I use WSJT-X to work the JT9 & JT65 digital modes and have found that this radio has such an incredibly wide bandwidth I can operate both modes at the same time on one waterfall display.

I like the fact that Kenwood included options for both USB and RS-232 connections to a PC and provided three antenna inputs. They provided a free and very useful CAT program that can be used to backup your menu settings with a few mouse clicks. It came with a full size 96 page easy to read printed user manual. It is solidly built and even comes with a carrying handle you don’t have to buy as an option.

I have absolutely no regrets about buying this radio and expect that it will serve me well for many years.

Gary – AC6EG
 
W3QE Rating: 5/5 Dec 7, 2016 07:54 Send this review to a friend
The 590SG TRUTH Review  Time owned: more than 12 months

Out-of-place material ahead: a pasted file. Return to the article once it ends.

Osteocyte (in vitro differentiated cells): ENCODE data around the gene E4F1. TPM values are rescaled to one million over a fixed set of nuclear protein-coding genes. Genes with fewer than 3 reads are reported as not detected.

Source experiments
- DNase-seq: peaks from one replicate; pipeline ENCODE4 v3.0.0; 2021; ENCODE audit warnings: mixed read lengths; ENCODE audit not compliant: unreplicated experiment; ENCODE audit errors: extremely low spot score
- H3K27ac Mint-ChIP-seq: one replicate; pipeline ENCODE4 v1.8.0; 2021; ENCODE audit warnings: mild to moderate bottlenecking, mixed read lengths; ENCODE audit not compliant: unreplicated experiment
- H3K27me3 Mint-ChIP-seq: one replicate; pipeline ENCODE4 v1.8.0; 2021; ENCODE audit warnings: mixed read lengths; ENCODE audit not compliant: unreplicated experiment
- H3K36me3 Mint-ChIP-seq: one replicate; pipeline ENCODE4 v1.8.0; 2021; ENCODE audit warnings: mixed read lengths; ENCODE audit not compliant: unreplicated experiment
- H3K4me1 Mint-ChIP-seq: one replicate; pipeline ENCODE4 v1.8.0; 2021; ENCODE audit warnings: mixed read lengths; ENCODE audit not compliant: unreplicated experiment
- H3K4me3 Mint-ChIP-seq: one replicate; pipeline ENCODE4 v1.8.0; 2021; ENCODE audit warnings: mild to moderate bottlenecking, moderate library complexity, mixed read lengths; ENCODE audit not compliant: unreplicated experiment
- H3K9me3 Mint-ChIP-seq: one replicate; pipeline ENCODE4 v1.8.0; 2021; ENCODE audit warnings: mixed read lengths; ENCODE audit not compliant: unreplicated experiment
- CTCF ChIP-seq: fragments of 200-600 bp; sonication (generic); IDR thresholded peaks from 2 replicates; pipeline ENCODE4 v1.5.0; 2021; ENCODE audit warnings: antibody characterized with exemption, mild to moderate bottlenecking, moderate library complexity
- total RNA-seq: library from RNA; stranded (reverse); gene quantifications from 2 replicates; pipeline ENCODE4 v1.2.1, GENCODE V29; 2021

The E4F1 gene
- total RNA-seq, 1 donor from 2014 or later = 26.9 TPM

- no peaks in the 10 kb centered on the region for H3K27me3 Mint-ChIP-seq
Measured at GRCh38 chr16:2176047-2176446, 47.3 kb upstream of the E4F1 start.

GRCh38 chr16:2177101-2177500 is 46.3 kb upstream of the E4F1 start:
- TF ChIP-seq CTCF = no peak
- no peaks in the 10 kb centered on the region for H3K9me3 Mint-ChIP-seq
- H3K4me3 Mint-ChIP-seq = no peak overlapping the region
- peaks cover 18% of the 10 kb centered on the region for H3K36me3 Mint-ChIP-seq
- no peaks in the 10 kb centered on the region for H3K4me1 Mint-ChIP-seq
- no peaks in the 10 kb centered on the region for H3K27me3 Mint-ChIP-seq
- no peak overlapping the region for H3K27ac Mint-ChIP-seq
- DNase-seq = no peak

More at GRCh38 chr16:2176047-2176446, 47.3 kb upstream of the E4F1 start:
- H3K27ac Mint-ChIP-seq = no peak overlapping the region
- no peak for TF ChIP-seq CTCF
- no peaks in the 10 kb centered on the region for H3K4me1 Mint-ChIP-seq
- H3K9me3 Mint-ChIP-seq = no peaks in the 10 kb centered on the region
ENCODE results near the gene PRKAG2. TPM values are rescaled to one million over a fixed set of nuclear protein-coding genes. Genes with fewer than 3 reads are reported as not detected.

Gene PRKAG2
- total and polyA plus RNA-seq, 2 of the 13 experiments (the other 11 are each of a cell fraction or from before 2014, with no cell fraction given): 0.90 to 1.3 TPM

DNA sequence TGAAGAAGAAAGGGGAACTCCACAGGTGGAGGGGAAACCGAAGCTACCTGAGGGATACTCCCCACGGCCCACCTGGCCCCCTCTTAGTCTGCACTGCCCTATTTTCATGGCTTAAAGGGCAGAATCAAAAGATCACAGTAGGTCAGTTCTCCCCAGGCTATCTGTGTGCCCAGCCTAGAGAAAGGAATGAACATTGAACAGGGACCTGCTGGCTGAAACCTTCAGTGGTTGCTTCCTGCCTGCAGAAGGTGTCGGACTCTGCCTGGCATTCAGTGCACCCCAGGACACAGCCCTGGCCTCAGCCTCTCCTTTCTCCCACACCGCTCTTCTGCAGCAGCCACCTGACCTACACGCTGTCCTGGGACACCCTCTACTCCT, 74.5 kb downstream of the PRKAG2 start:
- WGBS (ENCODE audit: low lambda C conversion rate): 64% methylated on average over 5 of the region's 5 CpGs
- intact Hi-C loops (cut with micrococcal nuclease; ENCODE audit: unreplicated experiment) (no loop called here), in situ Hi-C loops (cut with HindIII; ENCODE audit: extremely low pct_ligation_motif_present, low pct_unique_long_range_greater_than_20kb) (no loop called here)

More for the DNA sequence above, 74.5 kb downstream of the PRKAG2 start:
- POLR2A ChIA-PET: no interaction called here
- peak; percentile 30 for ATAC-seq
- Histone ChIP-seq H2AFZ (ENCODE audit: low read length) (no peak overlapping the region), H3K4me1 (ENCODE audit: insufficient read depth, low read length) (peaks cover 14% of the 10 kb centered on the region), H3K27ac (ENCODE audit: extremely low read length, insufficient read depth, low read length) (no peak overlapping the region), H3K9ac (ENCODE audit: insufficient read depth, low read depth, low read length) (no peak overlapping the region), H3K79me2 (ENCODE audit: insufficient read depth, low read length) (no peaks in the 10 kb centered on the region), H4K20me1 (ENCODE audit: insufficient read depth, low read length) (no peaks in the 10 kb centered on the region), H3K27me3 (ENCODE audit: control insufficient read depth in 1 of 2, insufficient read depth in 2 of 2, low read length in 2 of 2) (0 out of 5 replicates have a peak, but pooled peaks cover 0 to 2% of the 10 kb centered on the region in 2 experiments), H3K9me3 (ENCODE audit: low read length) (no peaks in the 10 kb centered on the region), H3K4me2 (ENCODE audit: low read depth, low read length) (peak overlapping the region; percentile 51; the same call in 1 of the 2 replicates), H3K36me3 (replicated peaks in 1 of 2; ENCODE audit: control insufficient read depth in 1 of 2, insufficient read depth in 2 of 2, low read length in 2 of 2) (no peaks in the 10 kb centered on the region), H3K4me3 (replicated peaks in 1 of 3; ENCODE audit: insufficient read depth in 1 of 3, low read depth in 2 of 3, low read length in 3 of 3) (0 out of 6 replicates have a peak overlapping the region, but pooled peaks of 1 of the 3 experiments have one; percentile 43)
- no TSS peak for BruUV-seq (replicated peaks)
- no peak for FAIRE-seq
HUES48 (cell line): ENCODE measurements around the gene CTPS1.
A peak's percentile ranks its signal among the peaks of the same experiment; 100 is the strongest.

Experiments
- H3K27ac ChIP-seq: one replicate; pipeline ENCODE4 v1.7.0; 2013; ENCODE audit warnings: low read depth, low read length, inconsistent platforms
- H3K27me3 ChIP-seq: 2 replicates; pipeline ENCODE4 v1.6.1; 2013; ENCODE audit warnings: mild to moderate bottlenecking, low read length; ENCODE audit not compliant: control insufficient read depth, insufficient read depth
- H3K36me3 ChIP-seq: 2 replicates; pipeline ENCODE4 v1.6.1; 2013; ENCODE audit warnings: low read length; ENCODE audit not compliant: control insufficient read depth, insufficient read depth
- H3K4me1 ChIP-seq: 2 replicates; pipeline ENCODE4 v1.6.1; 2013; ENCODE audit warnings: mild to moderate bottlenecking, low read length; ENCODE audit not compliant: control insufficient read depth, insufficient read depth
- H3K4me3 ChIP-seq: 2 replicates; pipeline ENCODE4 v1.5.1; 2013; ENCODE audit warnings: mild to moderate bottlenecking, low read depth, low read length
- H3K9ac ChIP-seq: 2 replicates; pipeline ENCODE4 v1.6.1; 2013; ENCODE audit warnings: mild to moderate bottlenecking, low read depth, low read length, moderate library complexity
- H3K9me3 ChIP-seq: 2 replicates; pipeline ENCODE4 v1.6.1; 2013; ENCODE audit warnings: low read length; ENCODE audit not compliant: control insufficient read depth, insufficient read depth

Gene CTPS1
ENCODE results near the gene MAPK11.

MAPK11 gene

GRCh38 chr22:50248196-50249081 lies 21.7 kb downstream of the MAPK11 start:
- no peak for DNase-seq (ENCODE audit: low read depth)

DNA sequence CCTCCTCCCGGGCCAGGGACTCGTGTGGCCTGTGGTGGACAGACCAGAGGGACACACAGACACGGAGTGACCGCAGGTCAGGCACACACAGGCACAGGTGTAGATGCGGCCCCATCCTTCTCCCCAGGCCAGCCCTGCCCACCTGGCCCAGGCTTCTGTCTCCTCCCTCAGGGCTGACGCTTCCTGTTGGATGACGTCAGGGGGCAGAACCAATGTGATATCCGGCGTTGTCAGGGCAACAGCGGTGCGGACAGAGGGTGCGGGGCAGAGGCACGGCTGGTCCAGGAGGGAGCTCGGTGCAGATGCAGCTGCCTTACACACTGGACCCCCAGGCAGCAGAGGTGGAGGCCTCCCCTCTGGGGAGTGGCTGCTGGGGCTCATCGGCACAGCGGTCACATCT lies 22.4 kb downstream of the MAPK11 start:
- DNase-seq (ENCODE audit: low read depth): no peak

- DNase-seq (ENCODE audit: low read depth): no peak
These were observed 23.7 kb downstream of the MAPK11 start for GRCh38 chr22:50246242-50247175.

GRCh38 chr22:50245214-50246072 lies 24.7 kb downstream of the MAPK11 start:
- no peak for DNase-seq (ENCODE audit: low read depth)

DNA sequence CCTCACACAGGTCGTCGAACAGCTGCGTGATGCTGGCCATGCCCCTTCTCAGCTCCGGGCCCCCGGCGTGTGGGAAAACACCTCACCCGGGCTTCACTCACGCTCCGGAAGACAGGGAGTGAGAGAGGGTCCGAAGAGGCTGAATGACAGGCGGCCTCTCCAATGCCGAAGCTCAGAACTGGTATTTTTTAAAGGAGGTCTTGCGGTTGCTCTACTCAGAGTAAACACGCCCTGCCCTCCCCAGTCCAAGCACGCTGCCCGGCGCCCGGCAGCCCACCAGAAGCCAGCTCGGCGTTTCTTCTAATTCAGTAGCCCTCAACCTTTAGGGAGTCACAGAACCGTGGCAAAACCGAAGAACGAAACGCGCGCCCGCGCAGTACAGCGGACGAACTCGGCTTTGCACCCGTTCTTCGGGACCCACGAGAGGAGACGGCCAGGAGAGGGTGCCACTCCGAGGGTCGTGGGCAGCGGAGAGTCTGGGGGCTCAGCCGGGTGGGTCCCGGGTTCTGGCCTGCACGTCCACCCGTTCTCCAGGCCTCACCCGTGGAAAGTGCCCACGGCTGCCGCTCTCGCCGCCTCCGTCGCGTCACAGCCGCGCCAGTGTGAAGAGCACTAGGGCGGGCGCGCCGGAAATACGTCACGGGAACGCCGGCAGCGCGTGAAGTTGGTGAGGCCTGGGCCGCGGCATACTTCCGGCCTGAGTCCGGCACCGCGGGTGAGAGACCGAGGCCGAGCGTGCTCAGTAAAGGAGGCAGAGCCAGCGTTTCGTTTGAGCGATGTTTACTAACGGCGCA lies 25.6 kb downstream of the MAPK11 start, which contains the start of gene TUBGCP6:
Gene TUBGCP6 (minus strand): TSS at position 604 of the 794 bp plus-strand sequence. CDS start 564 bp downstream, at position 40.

I own the TS590SG and the IC7300. Been listening to all types of HF radios for going on 35 years. I like em both.

Which is better is like asking what religion is better. To State--- "No contest, buy the TS-590SG. I heard both"-- as you read on here, that comment is unacceptable. This forum is for personal opinions and not a forum to tell others what radio to purchased solely based on one's personal opinion/taste.

I own both the 590SG and 7300 and do A/B tests all the time. The noise reduction on the IC7300 is not as harsh as it is on the TS590SG. On the other hand the TS590SG blows the IC7300 away below 500Khz where NDB's are located. The Icom gets overloaded down there with image frequencies where the Kenwood shines.

As for weak signal reception I can comment. I work all CW with lots of weak signal work in the Milliwatt range, QRPP. The Kenwood hears weak signals on EQUAL with the Icom. Also, the selectivity on both radios is a match. Of course this is STRICTLY my personal opinion. I would never tell another party what they like or should purchase.

Overall I call the TS590SG and the IC7300 EQUALS and today’s pricing markets reflect this fact, where in the used market the Icom wins hands down. Now you have another UNBIASED opinion.